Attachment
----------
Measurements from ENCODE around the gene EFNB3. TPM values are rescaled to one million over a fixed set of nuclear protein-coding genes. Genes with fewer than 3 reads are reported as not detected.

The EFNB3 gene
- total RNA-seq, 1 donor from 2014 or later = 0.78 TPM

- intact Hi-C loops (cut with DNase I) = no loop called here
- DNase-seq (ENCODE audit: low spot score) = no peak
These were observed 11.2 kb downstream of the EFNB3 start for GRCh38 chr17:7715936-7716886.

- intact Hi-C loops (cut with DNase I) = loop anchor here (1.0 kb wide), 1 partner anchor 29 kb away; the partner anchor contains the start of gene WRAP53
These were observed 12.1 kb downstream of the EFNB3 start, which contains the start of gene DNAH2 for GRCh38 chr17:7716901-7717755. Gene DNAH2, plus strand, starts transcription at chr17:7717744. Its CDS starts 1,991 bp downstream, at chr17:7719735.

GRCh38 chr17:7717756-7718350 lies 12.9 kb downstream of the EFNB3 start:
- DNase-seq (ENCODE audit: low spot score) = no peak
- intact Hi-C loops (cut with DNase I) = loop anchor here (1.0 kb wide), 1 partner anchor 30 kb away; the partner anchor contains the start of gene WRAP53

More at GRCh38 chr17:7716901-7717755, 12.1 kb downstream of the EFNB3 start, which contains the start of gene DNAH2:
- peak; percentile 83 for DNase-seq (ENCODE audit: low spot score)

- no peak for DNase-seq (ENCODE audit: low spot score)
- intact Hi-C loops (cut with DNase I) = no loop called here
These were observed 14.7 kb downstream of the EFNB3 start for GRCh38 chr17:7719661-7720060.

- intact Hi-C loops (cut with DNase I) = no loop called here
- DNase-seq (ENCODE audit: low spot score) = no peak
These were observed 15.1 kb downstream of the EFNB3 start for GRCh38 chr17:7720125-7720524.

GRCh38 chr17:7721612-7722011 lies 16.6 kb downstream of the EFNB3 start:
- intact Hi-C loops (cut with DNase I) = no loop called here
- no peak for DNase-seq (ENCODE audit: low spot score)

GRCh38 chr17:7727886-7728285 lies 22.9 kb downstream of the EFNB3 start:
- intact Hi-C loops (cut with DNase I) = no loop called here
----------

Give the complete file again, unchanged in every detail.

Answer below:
Measurements from ENCODE around the gene EFNB3. TPM values are rescaled to one million over a fixed set of nuclear protein-coding genes. Genes with fewer than 3 reads are reported as not detected.

The EFNB3 gene
- total RNA-seq, 1 donor from 2014 or later = 0.78 TPM

- intact Hi-C loops (cut with DNase I) = no loop called here
- DNase-seq (ENCODE audit: low spot score) = no peak
These were observed 11.2 kb downstream of the EFNB3 start for GRCh38 chr17:7715936-7716886.

- intact Hi-C loops (cut with DNase I) = loop anchor here (1.0 kb wide), 1 partner anchor 29 kb away; the partner anchor contains the start of gene WRAP53
These were observed 12.1 kb downstream of the EFNB3 start, which contains the start of gene DNAH2 for GRCh38 chr17:7716901-7717755. Gene DNAH2, plus strand, starts transcription at chr17:7717744. Its CDS starts 1,991 bp downstream, at chr17:7719735.

GRCh38 chr17:7717756-7718350 lies 12.9 kb downstream of the EFNB3 start:
- DNase-seq (ENCODE audit: low spot score) = no peak
- intact Hi-C loops (cut with DNase I) = loop anchor here (1.0 kb wide), 1 partner anchor 30 kb away; the partner anchor contains the start of gene WRAP53

More at GRCh38 chr17:7716901-7717755, 12.1 kb downstream of the EFNB3 start, which contains the start of gene DNAH2:
- peak; percentile 83 for DNase-seq (ENCODE audit: low spot score)

- no peak for DNase-seq (ENCODE audit: low spot score)
- intact Hi-C loops (cut with DNase I) = no loop called here
These were observed 14.7 kb downstream of the EFNB3 start for GRCh38 chr17:7719661-7720060.

- intact Hi-C loops (cut with DNase I) = no loop called here
- DNase-seq (ENCODE audit: low spot score) = no peak
These were observed 15.1 kb downstream of the EFNB3 start for GRCh38 chr17:7720125-7720524.

GRCh38 chr17:7721612-7722011 lies 16.6 kb downstream of the EFNB3 start:
- intact Hi-C loops (cut with DNase I) = no loop called here
- no peak for DNase-seq (ENCODE audit: low spot score)

GRCh38 chr17:7727886-7728285 lies 22.9 kb downstream of the EFNB3 start:
- intact Hi-C loops (cut with DNase I) = no loop called here